Kozlowski: High tech makes science fiction reality

By Mark Kozlowski

Finding out somebody’s age is often a good deal of fun, because it is impolitic to ask… Finding out somebody’s age is often a good deal of fun, because it is impolitic to ask outright. Yet people can usually be induced to date themselves. My mom, for one, finds out the age of the IT guys at work by sneaking up behind them and yelling, “The card reader’s down!” and noting their reaction. Now, we young farts might consider ourselves above this game of age betrayal. After all, we have experience with all the latest technology. We don’t have much age to betray. Yet we definitely date ourselves. We can tell you about zip and floppy disks, and can reproduce the sound a dial-up modem makes. Today’s average high-school freshman can’t.

One way I date myself is by thinking of the Internet as a static resource, to be used on a desktop computer plugged into a wall someplace. Yet, as today’s smartphones demonstrate, this is no longer the case. The Internet is remotely accessible, and will soon become so in surprising ways.

An article in the Sept. 2010 National Geographic Magazine discussed the concept of “augmented reality,” or AR. It is now possible to wear a pair of glasses that project an image of the outside world before our eyes. The glasses then superimpose information gleaned from the Internet about what we are looking at, such as an arrow toward the nearest gas station, where a constellation will rise in the sky later or a review of the restaurant we are busy looking at. The first glasses retail at $600.

The glasses might exacerbate some very real problems we are starting to have with higher technology. We all have friends who don’t know how to read a map because they just follow their GPS everywhere. What happens when the battery runs out? These friends are stuck. What happens when the GPS is wrong? Then we hear stories about people driving off cliffs. It is important to be able to read maps, or be able to navigate using a sextant and chronometer at sea. The higher technology makes such skills seem almost unnecessary, which they are — until they’re really needed.

AR might lead to many losing their grips on actual reality. Need to find a restaurant? Used to be that you either asked somebody or looked in likely places, such as around universities and hotels. Is it safe to walk down a particular street? Without instant crime statistics, one has to pay attention to atmospheric cues. With AR, it is tempting to let the computer be situationally aware for you, and tune out. By feeding people information, AR systems might make them less aware.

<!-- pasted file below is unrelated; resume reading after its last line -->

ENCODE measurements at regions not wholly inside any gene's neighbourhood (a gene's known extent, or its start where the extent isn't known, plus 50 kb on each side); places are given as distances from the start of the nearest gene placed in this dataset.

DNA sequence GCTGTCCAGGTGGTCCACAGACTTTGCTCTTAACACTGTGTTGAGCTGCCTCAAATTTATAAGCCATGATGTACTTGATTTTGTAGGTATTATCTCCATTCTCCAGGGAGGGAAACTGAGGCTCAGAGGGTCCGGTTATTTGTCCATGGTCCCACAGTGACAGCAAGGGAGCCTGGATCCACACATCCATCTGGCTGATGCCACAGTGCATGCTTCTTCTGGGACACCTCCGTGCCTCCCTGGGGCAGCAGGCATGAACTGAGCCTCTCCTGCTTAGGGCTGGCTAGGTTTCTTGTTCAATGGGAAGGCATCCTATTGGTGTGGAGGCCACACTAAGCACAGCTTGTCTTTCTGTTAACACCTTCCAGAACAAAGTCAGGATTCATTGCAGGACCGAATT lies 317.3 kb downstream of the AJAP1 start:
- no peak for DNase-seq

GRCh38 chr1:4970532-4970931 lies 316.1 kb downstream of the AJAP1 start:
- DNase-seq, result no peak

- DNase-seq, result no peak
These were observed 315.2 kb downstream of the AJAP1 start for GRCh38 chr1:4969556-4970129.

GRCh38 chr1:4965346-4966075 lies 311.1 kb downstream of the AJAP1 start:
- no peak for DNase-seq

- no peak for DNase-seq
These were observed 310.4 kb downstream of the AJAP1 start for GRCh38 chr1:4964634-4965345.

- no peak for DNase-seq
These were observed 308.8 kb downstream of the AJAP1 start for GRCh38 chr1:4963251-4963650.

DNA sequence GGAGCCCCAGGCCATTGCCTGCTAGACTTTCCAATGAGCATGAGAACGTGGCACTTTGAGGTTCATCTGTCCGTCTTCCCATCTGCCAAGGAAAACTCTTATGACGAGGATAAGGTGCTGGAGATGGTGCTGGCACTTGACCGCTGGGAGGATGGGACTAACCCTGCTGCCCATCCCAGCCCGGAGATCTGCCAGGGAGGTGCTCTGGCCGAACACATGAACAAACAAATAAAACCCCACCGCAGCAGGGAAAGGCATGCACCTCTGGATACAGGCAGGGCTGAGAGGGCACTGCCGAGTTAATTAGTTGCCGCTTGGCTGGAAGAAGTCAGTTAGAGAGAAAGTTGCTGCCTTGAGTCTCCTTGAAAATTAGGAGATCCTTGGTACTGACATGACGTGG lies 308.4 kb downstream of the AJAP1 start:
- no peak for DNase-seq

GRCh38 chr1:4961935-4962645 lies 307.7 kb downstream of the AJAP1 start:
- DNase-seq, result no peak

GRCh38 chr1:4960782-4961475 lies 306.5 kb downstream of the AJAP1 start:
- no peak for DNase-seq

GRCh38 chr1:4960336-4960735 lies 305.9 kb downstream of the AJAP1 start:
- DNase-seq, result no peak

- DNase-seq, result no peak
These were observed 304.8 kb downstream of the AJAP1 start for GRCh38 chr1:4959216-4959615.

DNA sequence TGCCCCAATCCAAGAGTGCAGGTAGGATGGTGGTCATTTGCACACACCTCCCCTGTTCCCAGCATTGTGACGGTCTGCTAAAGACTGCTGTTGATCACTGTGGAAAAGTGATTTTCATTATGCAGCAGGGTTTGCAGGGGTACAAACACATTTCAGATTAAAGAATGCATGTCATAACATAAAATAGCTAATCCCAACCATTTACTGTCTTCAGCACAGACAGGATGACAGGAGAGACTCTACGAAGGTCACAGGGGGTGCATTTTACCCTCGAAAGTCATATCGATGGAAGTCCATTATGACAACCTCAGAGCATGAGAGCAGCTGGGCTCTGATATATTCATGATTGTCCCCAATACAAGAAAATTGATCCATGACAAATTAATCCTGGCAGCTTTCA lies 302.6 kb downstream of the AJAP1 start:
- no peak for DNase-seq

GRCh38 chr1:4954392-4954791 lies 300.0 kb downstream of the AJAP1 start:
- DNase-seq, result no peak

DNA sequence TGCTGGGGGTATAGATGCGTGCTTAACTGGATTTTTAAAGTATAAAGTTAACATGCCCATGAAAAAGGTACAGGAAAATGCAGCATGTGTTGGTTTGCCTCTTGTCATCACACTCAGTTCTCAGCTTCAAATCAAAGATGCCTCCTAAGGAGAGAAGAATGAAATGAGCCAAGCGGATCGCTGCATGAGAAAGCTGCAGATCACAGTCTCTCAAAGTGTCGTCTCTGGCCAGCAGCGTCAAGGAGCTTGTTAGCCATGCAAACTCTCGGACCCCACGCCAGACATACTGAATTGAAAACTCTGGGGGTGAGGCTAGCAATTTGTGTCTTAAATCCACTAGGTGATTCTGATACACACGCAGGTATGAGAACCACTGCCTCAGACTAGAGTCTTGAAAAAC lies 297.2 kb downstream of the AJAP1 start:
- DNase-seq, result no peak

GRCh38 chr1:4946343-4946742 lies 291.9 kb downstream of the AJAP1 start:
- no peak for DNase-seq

Too much information is bad for other reasons. If you are focusing on a task that requires acquisition and processing of information – driving, for instance – it is not helpful to see that Tony’s Bar on the corner is warm, cozy and reasonably priced. The distraction that results from the irresponsible use of these AR systems would pose a threat to public safety. It would not be surprising if some municipalities were to ban the use of AR glasses while driving.

Personal safety could also be threatened by such devices. The images you see in the glasses are not the real world with things superimposed on them, but rather a virtual reproduction of the world. This virtual image has to be governed by something, and that something is a computer. We’re all aware that computers are fallible devices: They can run sluggishly or crash. A sluggish computer attached to these glasses could be disastrous as the user would see the world with a lag. The lag might not be noticed until it was too late.

Other risks come with the very thing needed to make AR happen: a connection to the Internet. This means the glasses can be hacked into and controlled remotely. What’s to say that in a few years AR can be turned into virtual reality in an instant, without you ever knowing that something was wrong? Less Hollywood-like and more mundane is the problem that a hacked AR system lets the hacker see the world through your eyes, so to speak. And what do we see every day? Personal identification numbers, combinations, passwords, what websites we view and what stores we frequent — valuable information indeed.

This is not to say we should bring out the pitchforks and destroy the technology immediately. AR is a really neat concept. It would make life much easier. It could also help the disabled and elderly: So long, bifocals! The deaf could be helped by projecting text of a conversation on the glasses, enabling them to “hear.” Take this one step further, to a translation app, and the language barrier is reduced. Imagine, real life in a foreign country with subtitles! All practical considerations aside, AR is just cool. It’s almost science fiction. But we should be aware of the very real drawbacks to the technology, and act accordingly.

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